Guardianship is a joint responsibility, where both partners are natural guar­dians of the children. The struggles and campaigns of individual women have ensu­red piecemeal access to rights of guardianship and custody, inheritance, or right to divorce and maintenance. Gender-just laws will ensure that these rights areequitably accessed by all women from any background of caste and religious affiliation, as well as persons from mar­­ginal groups/non-normative genders and sexualities.

Breakdown/Dissolution of the Marriage Contract

The breakdown of contracts should be left to the judgment of the consenting parties to the contract, while the legal machinery should intervene in arriving at a fair settlement rather than opining on the validity of the dissolution. No-fault divorce should be the norm following six months of the establishment of the contract, and irretrievable breakdown of marriage should be a clause available to both partners.

In a patriarchal society, men need to be subject to strict conditions of respecting the terms of the contract and fulfilling all commitments and obligations. Due to the status of dependency that women are subjected to within marriage (which they see as a source of livelihood and sustenance, and which forms the basis for discrimination within society), in the event of any breakdown, there has to be sufficient compensation and settlement ensured by the legal system.Adequate material compensation is the only viable means to avoid the destitution of women through breakdown in the institution of marriage.

Further, custody of children should go to the parent who has predominantly committed to the caring and upbringing of the child. At present, international migrant wives are struggling to seek the custody of children, resisting charges of kidnapping by well-established husbands and negotiating with patriarchal states that refuse to stand by their women citizens.

Inheritance and Care

Inheritance is one of the most contested of social relations within families. It was only in 2005 that the Hindu Succession Act of 1956 could be amended, thereby obliterating discrimination in women’s access to landed property. Thus, radical visions for equitable rights in property and inheritance would need strong political will. The vision is that only children and dependent parents can be legal heirs. If there are no heirs and the person dies intestate, then the property will be put into a social security fund. However, if there are several dependents and the primary earning members of the family die or the family breaks down, the young and old dependents need to be supported through social security rather than the family. The notions of ancestral and coparcernary rights ought to be relinquished. This can be a radical step towards addressing wealth inequa­lity. All property is either inherited or self-acquired. Adoptive and biological children will inherit from parents. Since there is deep socio-economic inequality that coexists alongside the immense wealth that a few possess, the notion of an inheritance tax could be another means of achieving socio-economic equity. Needless to say, its corollary would be that no form of family should enjoy tax exemption or tax rebate of any sort.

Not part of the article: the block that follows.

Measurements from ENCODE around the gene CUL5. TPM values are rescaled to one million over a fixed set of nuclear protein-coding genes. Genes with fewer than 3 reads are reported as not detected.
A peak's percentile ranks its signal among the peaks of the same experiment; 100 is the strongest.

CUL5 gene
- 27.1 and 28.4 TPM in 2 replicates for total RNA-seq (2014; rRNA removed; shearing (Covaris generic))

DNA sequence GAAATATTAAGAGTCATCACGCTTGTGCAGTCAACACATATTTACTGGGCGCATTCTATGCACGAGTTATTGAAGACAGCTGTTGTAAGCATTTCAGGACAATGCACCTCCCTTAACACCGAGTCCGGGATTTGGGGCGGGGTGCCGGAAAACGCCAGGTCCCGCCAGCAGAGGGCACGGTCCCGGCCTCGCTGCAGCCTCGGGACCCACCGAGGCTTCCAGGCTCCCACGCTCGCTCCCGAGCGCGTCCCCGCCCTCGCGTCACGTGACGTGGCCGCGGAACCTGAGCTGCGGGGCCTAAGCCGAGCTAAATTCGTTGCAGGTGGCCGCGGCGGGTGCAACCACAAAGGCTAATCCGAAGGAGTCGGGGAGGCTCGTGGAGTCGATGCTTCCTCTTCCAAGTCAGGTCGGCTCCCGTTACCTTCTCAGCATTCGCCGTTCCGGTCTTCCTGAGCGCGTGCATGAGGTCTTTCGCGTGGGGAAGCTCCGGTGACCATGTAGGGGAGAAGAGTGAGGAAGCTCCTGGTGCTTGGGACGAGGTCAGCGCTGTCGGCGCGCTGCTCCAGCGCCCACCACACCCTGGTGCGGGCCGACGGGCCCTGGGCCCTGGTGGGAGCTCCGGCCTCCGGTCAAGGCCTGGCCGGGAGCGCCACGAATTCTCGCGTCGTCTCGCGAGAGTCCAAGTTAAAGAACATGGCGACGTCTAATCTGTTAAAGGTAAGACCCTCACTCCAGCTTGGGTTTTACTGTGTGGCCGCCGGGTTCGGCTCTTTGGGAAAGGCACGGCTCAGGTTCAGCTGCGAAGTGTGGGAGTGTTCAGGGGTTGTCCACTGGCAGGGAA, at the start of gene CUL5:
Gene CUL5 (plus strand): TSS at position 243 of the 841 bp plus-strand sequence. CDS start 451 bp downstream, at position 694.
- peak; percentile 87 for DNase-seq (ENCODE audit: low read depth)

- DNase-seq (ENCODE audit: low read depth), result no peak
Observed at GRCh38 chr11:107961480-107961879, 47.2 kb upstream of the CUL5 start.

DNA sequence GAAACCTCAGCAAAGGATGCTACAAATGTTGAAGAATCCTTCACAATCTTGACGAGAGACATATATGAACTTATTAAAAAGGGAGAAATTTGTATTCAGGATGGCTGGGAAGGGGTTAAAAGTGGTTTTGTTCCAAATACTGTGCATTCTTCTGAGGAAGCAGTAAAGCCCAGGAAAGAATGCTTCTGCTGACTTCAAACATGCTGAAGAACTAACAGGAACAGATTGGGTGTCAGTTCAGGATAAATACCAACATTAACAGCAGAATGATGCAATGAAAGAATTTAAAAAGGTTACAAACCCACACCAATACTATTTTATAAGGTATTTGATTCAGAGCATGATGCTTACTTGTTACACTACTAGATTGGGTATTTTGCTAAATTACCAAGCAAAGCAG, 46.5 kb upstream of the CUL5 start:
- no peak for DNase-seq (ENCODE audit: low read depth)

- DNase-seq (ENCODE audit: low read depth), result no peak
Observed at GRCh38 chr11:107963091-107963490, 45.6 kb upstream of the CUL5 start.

Women Disenfranchised within Families

Just as the state has ensured employment guarantee schemes, such as the Mahatma Gandhi National Rural Employment Guarantee Act (MGNREGA), 2005 as a means of social security for the rural poor in the context of jobless growth, so also the state must introduce provisions in law to provide social security for women and other marginal individuals within the marital home and family. This will ensure that women, whose marriages dissolve or find themselves abandoned and deserted, would not find the access to justice a long haul. The concept of social security should be broad enough to ensure the inclusion of all dependents.

This will not seem far-fetched if we take stock of the social reality of a maj­o­rity of women, old people and the very young in this country, who are in families where the men are mostly employed in the informal sectors and that findaccessing courts burdensome. Marriage, as the only means of providing economic security to women, needs to be undermined through state provision of housing facilities through working women’s hostels, preferential housing for single women at subsidised rates, short stay housing for migrant women and so on.

The state’s provision of welfare toindividuals, presumed to live in families, ought to be accessible to women and all dependents as much as social security is available to workers. While it is a fact that the latter is still a far cry for workers in the informal sector with the persistent onslaught of capital over labour and the continuing precarity of workers in this country, that should not preclude the state from offering social security to women who seek maintenance for their contribution to the family.

Seeking to achieve gender justice and paving the way for formulating gender-just laws has primarily to be a consultative process with women who have themselves approached the existing laws in search of justice. Organisations in the women’s movement, who have stood by women seeking legal remedies and who have long years of struggle behind them, could be the spokespersons for gender justice. It is only then that gender justice will not just remain within the reach of heteronormative cis men alone!

Updated On : 6th Oct, 2017